Professionals and Amateurs Together

Removing a Stain


I turned a bowl (finished with buffing and wax only) which my wife liked and she put some fruit in it. The fruit never got eaten and spoiled staining the bowl. How do I get the stain out? – Dave Frechette


Bruce Hamilton replies: You can try some oxalic acid bleach which is available at most good paint stores. Remove any wax with naphtha or minerals spirits first. Make sure you neutralize it with a little ammonia and water. Two table spoons to a quart will do. Avoid getting the dry crystals or sand dust in the air. It will irritate your throat and lungs. If that fails try laundry bleach. Unfortunately, turning a bowl means cutting across the grain and the end grain will soak any contaminates deep into the wood.

Bill Newbold replies: To remove the fruit stain from your bowl, use some household bleach, about a 50/50 mix with water. Several tries may be necessary. If that doesn’t work then go for some commercial wood bleach – oxalic acid. Wear gloves and EYE protection. Follow the directions on the container adding the acid to the water always, to prevent a violent reaction.

More than likely you will have to sand the bowl afterward as this will raise the grain and change the original color. Rewax the bare area with plenty of coats of wax maybe a little darker than the original if possible.Wax by itself doesn’t offer much protection to liquids or dampness.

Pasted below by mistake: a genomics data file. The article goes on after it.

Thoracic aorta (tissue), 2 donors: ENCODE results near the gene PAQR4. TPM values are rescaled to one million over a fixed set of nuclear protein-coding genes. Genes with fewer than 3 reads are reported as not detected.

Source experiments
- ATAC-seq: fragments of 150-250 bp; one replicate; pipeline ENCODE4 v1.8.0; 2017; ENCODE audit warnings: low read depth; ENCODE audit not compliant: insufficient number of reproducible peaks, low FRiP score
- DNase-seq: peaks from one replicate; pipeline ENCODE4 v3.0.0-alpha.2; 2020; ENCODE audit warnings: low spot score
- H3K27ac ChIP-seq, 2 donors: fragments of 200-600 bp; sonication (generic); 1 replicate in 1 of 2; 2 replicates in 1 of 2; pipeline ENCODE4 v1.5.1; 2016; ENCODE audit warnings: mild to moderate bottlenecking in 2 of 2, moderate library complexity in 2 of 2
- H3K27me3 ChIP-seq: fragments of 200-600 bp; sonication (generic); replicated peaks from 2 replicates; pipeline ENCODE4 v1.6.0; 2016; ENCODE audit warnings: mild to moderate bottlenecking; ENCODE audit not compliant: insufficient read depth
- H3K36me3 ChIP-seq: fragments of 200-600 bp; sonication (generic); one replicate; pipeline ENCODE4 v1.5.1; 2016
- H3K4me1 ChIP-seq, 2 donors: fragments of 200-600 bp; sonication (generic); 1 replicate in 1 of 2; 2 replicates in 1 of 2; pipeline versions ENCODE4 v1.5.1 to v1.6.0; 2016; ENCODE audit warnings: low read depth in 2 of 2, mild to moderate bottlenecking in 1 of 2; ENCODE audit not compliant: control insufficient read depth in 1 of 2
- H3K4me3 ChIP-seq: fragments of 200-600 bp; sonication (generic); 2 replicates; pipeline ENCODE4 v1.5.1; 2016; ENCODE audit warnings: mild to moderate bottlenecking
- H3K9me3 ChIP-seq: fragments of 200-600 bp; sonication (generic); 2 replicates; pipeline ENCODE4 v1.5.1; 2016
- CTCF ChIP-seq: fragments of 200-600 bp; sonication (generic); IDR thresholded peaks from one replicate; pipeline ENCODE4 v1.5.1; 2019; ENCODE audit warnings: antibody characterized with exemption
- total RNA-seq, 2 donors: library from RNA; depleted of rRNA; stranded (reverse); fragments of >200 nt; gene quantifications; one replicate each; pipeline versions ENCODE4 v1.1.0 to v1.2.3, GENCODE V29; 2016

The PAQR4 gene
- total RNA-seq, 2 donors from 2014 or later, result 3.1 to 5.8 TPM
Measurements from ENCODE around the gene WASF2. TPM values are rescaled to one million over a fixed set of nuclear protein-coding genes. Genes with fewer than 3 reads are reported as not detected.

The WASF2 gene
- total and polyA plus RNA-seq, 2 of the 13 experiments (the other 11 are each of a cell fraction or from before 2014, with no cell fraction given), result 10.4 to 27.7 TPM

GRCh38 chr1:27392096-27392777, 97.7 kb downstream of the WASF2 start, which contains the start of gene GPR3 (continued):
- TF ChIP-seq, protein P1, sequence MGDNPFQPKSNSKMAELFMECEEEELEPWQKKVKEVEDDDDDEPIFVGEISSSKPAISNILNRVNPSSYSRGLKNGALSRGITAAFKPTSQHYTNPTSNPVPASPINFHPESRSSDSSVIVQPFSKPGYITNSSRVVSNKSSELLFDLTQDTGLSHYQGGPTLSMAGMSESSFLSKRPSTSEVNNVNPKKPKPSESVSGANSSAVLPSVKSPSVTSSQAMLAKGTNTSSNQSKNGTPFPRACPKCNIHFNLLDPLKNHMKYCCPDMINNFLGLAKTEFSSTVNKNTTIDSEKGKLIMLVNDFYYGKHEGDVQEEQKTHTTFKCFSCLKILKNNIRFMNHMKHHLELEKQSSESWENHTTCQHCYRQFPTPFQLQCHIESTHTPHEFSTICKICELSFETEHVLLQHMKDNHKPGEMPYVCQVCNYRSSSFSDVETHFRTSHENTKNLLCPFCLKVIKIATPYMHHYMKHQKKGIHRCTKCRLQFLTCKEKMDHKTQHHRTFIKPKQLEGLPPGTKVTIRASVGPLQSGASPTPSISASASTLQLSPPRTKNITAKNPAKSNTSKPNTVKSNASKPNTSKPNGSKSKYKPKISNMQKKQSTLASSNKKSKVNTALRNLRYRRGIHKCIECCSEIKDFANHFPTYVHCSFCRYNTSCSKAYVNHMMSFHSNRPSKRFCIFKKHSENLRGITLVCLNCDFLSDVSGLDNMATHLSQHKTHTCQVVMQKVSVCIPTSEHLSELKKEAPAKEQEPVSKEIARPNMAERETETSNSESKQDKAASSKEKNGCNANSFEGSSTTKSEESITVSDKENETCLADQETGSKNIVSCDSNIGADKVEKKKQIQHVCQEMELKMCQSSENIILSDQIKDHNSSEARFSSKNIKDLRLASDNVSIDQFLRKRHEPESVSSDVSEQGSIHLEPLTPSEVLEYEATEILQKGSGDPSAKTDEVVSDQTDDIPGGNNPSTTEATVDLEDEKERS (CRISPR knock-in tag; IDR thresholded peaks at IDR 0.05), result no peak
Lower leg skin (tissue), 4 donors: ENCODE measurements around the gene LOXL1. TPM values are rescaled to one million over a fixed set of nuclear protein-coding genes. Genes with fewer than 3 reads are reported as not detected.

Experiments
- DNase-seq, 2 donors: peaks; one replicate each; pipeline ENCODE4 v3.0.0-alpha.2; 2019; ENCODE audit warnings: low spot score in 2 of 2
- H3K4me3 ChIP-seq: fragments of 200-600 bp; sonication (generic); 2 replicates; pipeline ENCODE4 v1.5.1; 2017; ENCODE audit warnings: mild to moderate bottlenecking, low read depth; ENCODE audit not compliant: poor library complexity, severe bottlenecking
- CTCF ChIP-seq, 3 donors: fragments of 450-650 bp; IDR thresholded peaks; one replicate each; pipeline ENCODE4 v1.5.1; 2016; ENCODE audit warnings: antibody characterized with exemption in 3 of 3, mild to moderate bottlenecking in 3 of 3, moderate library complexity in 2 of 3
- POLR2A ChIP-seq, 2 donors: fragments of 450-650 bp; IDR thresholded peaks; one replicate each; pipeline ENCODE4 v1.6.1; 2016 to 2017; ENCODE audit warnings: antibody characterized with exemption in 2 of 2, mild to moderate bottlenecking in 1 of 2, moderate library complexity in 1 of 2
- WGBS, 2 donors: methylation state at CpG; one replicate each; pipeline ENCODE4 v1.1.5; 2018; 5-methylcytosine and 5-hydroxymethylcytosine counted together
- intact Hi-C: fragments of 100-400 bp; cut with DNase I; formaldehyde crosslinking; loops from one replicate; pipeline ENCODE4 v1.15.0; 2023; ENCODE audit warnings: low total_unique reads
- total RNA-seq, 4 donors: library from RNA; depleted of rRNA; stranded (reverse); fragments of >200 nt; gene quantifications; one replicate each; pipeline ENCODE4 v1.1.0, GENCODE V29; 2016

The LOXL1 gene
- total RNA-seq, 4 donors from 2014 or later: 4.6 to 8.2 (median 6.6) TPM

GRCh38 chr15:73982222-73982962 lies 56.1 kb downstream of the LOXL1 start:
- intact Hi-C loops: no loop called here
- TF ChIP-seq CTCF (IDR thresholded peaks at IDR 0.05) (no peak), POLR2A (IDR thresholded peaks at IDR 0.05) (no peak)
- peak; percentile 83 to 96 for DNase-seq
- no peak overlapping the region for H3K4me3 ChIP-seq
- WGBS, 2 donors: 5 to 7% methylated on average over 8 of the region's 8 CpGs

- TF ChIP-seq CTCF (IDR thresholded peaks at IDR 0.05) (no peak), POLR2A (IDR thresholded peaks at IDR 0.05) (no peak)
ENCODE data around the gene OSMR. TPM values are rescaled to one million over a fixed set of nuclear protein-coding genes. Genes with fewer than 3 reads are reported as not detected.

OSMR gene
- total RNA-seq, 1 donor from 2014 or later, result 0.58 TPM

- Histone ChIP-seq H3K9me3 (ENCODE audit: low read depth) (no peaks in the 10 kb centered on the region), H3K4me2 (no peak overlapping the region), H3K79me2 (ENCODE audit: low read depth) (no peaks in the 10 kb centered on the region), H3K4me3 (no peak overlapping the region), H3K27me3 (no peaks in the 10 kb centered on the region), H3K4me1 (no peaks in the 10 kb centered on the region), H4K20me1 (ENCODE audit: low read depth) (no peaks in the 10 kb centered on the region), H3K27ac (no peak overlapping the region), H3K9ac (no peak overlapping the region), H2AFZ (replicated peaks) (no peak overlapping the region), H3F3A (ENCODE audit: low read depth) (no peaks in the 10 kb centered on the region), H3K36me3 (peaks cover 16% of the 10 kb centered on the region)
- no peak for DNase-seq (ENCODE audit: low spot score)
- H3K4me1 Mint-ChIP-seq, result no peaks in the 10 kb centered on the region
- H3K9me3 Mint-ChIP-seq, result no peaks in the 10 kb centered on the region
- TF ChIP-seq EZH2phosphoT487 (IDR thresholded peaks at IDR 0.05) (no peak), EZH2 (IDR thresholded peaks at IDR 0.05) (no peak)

I wouldn’t attempt to strip all of the wax off and refinish with anything else as the wax will be deep into the wood cells and is difficult to remove. It also could have silicone in the wax making for a disaster to apply a more durable finish, such as tung oil or your favorite bowl finish.

Al Breed replies: I am not a bowl maker, but the various spoons and other wooden kitchen stuff I’ve made over the years I’ve either treated with linseed oil and beeswax or beeswax alone put on hot and sometimes driven into the wood with a heat gun. The latter is extremely tough. A little wax applied to the surface of wood really has little protective value at all in the long run in my opinion.

Marty Milkovits replies: Good Luck! That stain may be there forever, especially on the end grain. I have had some limited success with Oxalic acid, but you may also end up bleaching the wood as well. Scraping and sanding may be the best alternative. Next time remember to eat all your fruits and vegetables. Its not only healthy but can save a lot of work.

DJ Delorie replies: First, you should remove the old finish. Since it’s just wax, naptha should do the trick.
To remove the stain itself, you can try several things. First, you could sand the stain off if it’s just on the surface. Second, you could bleach the stain out if the bleach won’t discolor the wood itself. Use the chlorine type bleach, not the “color safe” type and always read the cautions on the bottle. Try it on a test piece – other mold/mildew removers are worth trying too. Third, you could remount the bowl and turn the stain off.
Note that wax isn’t a very durable finish, and isn’t best for contact with food. A more durable (and washable) finish like varnish, poly, or epoxy would protect the wood from future stains.

Tags: Finishing